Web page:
those requiring transplants, the nurse-to- patient ratio is low.

Rarely will Emily be caring for more than three patients in a shift, she said.

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That’s why the patient-to-nurse ratio in childhood cancer is usually low. For instance, at Children’s, where Emily works with patients who need hematology and oncology services, as well as those requiring transplants, she usually sees no more than two or three patients during her shift.

In many cases, the patient-nurse relationship can go on for weeks or months, not days as is the typical hospital stay for other patients, Emily said.

“I’m a strong believer we work as hard as any nurse in ICU,” Marguerite said.

Most pediatric oncology nurse practitioners, such as Marguerite and Emily work at a hospital in a specialized pediatric oncology unit – typically either a children’s hospital or a hospital with a general patient population that has a wing dedicated to children’s cancers.

But there are exceptions, such as Laura Hacker, a registered nurse who works with Georgia Urology. She isn’t officially a pediatric oncology nurse, but she works in pediatrics and is involved in treating young patients who are battling cancer.

Recently, she was part of a team treating a teenager who had gone to his primary care physician after noticing a testicular lump. The boy was referred to Georgia Urology and was set up to have a mass removed the next day, Hacker said.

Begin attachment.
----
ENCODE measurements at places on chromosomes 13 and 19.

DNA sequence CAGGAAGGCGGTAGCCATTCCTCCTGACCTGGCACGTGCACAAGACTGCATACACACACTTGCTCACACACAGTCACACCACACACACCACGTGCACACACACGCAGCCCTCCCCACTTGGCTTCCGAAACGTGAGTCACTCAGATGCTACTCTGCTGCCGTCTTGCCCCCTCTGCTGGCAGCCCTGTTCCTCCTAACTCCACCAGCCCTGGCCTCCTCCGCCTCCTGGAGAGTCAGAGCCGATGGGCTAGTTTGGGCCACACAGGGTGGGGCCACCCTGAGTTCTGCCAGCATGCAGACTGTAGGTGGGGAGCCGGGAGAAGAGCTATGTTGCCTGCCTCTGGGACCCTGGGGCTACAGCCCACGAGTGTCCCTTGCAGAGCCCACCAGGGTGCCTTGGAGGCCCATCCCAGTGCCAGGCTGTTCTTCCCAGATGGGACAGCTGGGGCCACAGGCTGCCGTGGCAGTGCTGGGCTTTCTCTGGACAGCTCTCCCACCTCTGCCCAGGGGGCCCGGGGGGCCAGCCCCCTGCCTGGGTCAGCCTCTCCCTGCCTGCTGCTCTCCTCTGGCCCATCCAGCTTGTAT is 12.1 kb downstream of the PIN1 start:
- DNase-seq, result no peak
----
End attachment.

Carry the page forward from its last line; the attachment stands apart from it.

The tumor had metastasized and was much worse than originally thought, she said.

“As a mom myself I felt pretty bad giving that kind of news to a mother and son. Nonetheless, we helped them and referred them on for the appropriate treatment,” Hacker said. “I think we make quite a difference in the lives of pediatric patients, as well as the parents.”

Hacker worked in primary care pediatrics for many years before joining Georgia Urology nine years ago.

“It is certainly rewarding to be able to help someone overcome a diagnosis, such as cancer,” the mother of two said.

The first step to becoming a pediatric oncology nurse is to complete a registered nursing program, which usually takes between two and four years. Once through the program, the next hurdle is to obtain a state nursing license.

Emily found that her courses at nursing school focused more on adult s than pediatrics. Built into her first year at

Aflac Cancer Center was plenty of training classes to fill in the gap, she said.

Childhood Cancer Statistics

  • The parents of about 15,700 youngsters hear the words “your child has cancer” every year
  • Cancer remains the No. 1 cause of death by disease in children
  • New diagnosed cases have not declined in nearly 20 years
  • 12 percent of children diagnosed with cancer will not survive
  • The average age of the children being diagnosed with cancer is 6
  • More than 40,000 children undergo treatment for cancer each year

Source: CureSearch for Children’s Cancer, a national non-profit foundation that works to accelerate the search for cures for children’s cancer. See: https://curesearch.org/